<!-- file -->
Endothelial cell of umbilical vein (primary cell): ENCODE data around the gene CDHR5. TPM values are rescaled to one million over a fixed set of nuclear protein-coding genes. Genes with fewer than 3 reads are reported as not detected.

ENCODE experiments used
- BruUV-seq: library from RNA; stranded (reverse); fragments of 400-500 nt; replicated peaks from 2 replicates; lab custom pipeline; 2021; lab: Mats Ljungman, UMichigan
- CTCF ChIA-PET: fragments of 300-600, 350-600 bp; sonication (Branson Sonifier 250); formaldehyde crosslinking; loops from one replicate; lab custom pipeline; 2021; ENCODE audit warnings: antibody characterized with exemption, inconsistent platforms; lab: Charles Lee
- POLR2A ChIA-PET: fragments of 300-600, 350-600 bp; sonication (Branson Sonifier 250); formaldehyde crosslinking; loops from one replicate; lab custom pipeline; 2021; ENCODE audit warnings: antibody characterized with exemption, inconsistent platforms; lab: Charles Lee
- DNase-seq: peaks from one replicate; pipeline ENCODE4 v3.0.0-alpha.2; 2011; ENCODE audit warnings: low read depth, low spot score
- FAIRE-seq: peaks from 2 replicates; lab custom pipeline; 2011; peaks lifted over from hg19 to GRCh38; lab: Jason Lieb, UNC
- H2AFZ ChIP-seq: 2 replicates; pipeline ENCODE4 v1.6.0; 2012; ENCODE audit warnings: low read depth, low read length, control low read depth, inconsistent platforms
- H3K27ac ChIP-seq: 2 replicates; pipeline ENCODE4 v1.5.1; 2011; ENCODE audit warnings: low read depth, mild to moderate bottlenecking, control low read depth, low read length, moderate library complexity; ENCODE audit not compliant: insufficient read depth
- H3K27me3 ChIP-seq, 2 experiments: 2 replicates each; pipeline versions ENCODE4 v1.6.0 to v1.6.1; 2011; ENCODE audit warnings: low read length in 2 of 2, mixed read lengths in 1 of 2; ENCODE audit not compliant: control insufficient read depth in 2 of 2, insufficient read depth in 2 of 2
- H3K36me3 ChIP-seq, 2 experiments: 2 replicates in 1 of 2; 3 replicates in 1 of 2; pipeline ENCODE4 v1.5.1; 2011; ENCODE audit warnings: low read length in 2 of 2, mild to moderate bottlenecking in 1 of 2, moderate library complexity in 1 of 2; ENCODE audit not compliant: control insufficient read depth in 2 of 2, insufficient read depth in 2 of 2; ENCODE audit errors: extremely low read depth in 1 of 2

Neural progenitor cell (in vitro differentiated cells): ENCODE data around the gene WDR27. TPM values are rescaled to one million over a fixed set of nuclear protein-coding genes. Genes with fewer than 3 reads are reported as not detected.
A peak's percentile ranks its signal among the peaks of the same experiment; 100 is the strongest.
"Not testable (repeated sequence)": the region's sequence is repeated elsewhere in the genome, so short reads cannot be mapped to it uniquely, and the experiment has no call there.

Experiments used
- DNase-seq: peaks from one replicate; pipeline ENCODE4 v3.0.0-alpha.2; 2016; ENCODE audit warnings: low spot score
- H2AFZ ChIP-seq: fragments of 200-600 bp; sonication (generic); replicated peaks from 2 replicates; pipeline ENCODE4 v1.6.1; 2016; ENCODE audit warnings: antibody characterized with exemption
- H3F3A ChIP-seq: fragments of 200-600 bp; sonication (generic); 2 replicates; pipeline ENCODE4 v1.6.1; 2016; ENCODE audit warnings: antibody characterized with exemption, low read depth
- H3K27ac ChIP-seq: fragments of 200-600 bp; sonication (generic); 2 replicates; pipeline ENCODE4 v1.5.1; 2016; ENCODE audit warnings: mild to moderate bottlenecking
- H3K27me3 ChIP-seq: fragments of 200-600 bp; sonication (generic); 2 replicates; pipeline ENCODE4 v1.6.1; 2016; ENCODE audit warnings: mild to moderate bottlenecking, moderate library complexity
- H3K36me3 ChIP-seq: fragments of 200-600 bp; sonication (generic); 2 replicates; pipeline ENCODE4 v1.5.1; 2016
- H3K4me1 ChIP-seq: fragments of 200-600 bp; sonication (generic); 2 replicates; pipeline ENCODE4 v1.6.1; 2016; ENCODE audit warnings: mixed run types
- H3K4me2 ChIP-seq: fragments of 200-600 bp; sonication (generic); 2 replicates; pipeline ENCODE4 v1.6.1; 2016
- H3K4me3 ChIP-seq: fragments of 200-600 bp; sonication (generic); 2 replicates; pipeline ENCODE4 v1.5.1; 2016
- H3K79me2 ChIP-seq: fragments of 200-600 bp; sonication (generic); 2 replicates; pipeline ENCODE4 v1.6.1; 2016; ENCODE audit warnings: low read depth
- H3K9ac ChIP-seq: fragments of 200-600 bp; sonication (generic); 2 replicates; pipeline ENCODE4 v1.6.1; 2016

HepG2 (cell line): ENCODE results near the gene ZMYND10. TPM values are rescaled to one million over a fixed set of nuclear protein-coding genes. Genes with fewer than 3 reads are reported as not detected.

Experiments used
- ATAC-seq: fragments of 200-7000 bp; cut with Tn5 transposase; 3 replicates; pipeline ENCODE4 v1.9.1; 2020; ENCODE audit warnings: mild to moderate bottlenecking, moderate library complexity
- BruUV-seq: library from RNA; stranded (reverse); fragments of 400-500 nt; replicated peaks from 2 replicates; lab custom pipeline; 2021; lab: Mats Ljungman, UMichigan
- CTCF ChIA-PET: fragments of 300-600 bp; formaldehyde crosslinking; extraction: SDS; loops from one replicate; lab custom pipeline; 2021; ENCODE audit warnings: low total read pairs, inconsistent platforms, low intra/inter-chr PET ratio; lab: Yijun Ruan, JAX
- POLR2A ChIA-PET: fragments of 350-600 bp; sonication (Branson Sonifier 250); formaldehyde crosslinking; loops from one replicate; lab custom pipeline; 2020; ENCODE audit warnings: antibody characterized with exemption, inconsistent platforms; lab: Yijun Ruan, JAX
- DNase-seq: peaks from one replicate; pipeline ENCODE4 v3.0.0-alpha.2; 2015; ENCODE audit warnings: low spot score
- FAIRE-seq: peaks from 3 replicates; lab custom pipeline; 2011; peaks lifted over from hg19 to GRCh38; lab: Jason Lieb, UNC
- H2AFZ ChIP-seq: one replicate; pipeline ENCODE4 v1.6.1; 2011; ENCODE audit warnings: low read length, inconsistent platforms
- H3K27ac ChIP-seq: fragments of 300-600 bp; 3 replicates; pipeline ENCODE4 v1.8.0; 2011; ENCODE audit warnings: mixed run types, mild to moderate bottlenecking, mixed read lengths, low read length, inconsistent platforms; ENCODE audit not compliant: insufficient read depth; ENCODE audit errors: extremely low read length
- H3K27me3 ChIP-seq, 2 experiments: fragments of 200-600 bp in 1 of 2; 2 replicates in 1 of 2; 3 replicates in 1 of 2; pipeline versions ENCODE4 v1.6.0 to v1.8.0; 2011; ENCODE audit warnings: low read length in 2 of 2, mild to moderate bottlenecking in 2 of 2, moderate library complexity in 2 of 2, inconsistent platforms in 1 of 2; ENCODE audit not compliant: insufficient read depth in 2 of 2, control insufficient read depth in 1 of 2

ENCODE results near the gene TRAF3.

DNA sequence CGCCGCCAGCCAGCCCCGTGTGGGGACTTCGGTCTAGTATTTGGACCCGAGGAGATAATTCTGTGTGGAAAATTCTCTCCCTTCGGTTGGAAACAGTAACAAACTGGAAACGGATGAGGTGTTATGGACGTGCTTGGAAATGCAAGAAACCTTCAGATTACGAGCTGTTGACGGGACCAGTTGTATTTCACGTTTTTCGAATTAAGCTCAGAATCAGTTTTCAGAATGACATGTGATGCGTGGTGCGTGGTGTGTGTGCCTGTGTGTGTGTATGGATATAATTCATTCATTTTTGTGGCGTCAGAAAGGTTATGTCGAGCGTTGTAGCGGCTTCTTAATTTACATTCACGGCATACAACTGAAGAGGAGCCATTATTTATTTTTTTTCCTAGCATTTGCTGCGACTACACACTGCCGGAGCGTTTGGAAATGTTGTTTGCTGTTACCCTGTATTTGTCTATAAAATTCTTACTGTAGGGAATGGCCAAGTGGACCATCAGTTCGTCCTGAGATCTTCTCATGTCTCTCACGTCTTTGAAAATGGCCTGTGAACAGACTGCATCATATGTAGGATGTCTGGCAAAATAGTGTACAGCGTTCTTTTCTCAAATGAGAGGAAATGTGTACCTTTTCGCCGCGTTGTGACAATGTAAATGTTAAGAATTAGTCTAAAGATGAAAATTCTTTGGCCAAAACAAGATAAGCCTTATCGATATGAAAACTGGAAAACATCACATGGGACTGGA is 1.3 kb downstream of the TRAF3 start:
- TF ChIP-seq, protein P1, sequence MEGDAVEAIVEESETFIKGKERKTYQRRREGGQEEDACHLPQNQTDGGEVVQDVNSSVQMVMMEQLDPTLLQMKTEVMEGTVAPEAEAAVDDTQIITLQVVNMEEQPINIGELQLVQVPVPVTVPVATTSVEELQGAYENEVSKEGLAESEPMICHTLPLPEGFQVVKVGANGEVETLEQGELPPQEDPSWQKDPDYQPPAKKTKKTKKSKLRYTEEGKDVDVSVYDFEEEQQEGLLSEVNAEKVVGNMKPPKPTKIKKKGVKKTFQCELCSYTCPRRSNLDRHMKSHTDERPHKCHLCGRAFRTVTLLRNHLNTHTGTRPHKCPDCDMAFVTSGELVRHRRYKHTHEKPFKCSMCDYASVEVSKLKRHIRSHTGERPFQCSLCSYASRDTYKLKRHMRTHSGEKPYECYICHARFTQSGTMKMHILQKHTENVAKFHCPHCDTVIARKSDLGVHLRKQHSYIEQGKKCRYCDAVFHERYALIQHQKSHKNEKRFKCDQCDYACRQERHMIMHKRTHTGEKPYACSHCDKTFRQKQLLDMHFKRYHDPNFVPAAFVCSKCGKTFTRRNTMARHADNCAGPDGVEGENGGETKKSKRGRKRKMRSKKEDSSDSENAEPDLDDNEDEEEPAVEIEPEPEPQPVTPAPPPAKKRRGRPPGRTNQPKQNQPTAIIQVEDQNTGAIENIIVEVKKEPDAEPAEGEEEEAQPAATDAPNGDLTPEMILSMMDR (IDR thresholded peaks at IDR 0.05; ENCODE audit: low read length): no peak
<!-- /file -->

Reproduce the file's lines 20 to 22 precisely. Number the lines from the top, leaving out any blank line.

- H3K27me3 ChIP-seq: fragments of 200-600 bp; sonication (generic); 2 replicates; pipeline ENCODE4 v1.6.1; 2016; ENCODE audit warnings: mild to moderate bottlenecking, moderate library complexity
- H3K36me3 ChIP-seq: fragments of 200-600 bp; sonication (generic); 2 replicates; pipeline ENCODE4 v1.5.1; 2016
- H3K4me1 ChIP-seq: fragments of 200-600 bp; sonication (generic); 2 replicates; pipeline ENCODE4 v1.6.1; 2016; ENCODE audit warnings: mixed run types